Yoga Photo Session with Tara Laval Yoga
How and why did you start yoga?
During my sophomore year in college, I needed to fulfill a physical education requirement, and I elected to take yoga for the semester. I didn't know anything about yoga, but figured it would be an easy elective. I can remember the very first class I took; I was not flexible at all. The instructor kept asking us to twist our bodies into crazy shapes, and she kept speaking words I couldn't understand. However, once she put us into savasana (corpse pose), my mind and body began to relax, and a sense of peace and contentment flooded over me. I went home that day to such a natural high, that I was hooked. I've always dealt with depression and anxiety, and so I wanted more of the peace I felt from yoga.
Is there a style of yoga you gravitate towards?
Yes, I tend to gravitate toward a more slower, flowy practice. I'm learning that by slowing down and allowing the body and mind to fully experience the pose, I am able to move more deeply into what I call a moving meditation. I've tried other styles of yoga, but Hatha Flow resonates with me the most at the moment.
What obstacles has yoga helped you overcome? Is there a part of your journey that stands out to you that you would like to share with others?
The biggest obstacle I would say I've overcome is feeling comfortable in my skin and truly loving myself for who I am in this moment. Yoga has given me a sense of belonging, a sense of purpose, and a sense of community. I still struggle with body issues, depression and anxiety, but yoga has helped me tremendously. Also, with having gone through teacher training and the advanced training, I am trusting my inner voice and intuition, and learning how to express my needs and emotions.
Do you have any favorite mantras, quotes, items, or rituals that have helped your journey?
"I am not afraid...I was born to do this." Joan of Arc - I say this before every class I teach when I start to feel nervous or doubtful in my ability to allow the love and knowledge I have of yoga to shine through.
When did you know you wanted to teach yoga?
I always had a sense that I wanted to teach yoga, but never thought I would be a good teacher because I am afraid to get up and speak in front of others. Then one day about two years ago I was in a class and the instructor had us hold pigeon. She stumbled over the instruction and continued on as if no big deal, and a thought popped into my mind that said, "I can do this. I can teach yoga." So right after that, I signed up for the 200 hour teacher training at Yoga Loft.
You offer Yoga Nidra classes. What is something you would like people to know about it?
Yoga Nidra translates from Sanskrit as "Yogic Sleep", but you do not sleep during a Yoga Nidra session. It is a deep, profound practice where you are guided through the layers of consciousness so that the body and mind become completely still and at ease. The mind is most receptive in this state, and from here you can undo all your negative thought patterns and behavior. Especially with the way our culture is always on the go, and the mind is constantly in a highly alert and/or agitated state, I would recommend trying Yoga Nidra in order to feel more relaxed, centered and balanced.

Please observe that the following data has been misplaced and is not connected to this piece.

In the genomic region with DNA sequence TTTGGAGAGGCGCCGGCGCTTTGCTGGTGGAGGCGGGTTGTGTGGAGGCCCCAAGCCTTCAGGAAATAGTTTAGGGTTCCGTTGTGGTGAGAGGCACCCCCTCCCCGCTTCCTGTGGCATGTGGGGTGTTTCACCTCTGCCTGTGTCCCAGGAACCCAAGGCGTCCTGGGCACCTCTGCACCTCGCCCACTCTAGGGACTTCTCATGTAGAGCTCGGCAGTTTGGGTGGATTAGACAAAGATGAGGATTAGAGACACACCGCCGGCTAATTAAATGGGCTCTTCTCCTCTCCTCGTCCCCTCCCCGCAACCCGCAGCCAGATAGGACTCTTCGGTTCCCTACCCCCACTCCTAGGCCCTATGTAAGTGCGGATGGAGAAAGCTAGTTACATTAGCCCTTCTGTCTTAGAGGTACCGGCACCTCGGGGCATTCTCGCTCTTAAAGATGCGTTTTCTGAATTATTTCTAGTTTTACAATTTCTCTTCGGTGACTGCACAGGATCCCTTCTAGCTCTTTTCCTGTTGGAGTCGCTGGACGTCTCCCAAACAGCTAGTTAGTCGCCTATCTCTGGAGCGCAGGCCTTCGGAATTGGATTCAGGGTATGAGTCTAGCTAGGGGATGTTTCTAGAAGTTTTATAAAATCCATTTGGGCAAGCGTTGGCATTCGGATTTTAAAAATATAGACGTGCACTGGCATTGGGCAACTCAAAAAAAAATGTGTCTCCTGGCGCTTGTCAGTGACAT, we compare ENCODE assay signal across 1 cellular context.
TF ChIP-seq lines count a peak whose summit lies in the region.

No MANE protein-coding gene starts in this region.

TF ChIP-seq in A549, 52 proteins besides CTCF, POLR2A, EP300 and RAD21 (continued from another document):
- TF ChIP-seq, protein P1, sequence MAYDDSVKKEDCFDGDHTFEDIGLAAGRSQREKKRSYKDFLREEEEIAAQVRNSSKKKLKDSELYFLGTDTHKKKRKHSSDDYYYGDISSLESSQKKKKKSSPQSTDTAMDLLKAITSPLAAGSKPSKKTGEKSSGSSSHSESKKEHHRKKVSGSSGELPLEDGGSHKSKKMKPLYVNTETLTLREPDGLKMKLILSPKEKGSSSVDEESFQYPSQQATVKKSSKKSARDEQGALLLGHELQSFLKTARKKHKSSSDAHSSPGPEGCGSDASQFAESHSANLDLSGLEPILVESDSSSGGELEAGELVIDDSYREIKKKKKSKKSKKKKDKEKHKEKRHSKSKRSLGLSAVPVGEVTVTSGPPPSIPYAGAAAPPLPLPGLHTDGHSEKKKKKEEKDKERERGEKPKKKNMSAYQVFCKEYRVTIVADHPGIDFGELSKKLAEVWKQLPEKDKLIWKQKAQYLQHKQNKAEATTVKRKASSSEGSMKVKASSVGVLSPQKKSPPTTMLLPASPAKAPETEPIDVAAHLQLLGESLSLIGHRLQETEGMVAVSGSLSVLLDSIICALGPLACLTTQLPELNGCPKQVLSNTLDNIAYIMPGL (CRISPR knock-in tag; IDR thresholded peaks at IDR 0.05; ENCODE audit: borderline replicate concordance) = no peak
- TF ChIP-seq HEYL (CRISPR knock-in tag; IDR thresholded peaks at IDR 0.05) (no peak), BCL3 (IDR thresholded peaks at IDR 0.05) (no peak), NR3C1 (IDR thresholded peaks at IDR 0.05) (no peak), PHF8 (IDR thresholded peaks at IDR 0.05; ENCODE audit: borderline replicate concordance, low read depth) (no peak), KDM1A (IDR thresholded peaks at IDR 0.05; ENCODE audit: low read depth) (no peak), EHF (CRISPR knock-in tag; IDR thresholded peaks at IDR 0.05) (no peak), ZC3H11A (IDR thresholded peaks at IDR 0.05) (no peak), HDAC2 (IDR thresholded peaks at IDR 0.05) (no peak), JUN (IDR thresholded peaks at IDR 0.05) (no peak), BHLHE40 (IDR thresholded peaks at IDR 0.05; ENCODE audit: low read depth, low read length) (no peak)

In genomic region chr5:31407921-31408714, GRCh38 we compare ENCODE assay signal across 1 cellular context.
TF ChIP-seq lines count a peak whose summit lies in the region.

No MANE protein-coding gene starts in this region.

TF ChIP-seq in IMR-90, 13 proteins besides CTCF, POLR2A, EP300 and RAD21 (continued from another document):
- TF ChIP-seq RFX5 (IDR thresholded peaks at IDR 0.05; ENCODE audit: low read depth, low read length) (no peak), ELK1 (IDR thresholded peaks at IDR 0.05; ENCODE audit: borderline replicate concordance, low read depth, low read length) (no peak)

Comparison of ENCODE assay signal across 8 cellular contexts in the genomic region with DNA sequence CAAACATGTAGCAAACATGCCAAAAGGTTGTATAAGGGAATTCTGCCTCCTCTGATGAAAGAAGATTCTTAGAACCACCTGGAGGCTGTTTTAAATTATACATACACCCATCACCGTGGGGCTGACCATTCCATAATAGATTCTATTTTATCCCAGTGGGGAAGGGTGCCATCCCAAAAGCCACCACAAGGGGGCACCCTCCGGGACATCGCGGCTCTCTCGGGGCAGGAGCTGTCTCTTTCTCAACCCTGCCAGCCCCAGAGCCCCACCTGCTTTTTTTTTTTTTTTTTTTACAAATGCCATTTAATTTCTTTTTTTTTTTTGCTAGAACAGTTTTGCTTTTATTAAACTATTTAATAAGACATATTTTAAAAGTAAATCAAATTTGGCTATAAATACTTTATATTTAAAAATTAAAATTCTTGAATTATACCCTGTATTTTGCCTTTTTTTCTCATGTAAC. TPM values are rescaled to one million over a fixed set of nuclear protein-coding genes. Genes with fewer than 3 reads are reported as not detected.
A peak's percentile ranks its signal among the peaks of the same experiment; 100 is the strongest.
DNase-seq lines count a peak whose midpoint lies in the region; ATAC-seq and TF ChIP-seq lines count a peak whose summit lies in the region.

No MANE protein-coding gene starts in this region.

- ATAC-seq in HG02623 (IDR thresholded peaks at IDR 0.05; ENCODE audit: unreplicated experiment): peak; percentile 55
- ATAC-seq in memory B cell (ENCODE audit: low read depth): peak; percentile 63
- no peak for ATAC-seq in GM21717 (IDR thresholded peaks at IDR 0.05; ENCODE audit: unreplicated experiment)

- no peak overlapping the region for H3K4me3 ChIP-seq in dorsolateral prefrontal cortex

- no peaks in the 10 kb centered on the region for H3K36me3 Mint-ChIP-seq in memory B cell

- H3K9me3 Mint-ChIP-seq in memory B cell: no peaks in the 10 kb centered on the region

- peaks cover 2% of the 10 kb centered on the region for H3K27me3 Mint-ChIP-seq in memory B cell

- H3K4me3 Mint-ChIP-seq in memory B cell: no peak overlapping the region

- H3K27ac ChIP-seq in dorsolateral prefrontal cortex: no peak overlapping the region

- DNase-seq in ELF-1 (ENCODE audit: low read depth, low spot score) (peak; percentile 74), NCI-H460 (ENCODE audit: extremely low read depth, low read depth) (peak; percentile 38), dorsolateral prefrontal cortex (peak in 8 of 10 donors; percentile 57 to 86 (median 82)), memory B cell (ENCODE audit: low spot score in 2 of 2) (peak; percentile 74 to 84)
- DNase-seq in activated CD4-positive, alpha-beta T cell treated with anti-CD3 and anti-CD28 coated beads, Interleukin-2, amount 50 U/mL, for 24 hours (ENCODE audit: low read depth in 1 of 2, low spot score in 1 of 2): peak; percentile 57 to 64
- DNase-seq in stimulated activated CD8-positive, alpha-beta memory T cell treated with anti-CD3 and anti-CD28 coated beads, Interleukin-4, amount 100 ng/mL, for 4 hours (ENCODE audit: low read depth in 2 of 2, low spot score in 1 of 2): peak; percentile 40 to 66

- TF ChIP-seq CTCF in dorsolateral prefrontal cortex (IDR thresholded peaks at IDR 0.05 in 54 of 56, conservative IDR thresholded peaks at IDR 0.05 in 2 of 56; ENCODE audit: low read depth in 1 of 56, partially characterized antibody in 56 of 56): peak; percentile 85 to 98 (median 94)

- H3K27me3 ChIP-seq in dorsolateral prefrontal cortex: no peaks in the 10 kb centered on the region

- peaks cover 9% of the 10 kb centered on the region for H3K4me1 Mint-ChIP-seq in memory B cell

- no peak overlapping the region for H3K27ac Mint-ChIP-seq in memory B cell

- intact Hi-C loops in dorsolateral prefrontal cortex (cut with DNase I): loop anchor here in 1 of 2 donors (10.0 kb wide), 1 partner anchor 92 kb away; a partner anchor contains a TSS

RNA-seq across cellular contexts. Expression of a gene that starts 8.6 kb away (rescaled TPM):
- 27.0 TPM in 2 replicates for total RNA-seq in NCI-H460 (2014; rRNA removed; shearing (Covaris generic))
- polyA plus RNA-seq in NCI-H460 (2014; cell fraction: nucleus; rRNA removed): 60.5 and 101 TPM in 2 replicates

What do you do when you’re off the mat?
When I'm not reading or taking courses on yoga, I love to travel with my husband and root for our local hockey team, the Tampa Bay Lightning. We have season tickets and make it to almost all of the home games.
What role does yoga play off the mat?
This is a good question. I always thought that yoga ended as soon as the practice was done, and I rolled up my mat. However, I've learned that yoga is a way of life, a way of conducting yourself and the connection with others. I try to practice the Yamas and the Niyamas off the mat, as well as keeping a balance between action and self-care.
What one book or other resource would you recommend to someone wanting to learn more about yoga?
Just one? Let's see. I love to read so it's difficult to pick one book to recommend. I would say Stephen Cope's Yoga and the Quest for the True Self. He delves into the whole practice of yoga, not just asana while giving examples from his own life, as well as his students' experiences.
What piece of advice can you offer someone starting yoga?
Let go of what you think yoga is supposed to be or look like. Many times I have beginner students say that they can't do yoga because they are not flexible, or their friend can get into poses they cannot. Yoga is not about the other person. It is about discovering your true self and peeling back the layers of restricted, limited thinking. Anyone can do yoga. Yoga is for everyone!
What advice can you offer to encourage people to practice yoga off the mat?
I think the more you practice and learn about what yoga really is, then you just start to naturally practice yoga off the mat. In my experience, it happens organically and without realizing it. So, I would encourage students to have a consistent practice on the mat, and then begin to learn more about the origin, philosophy and different limbs of yoga.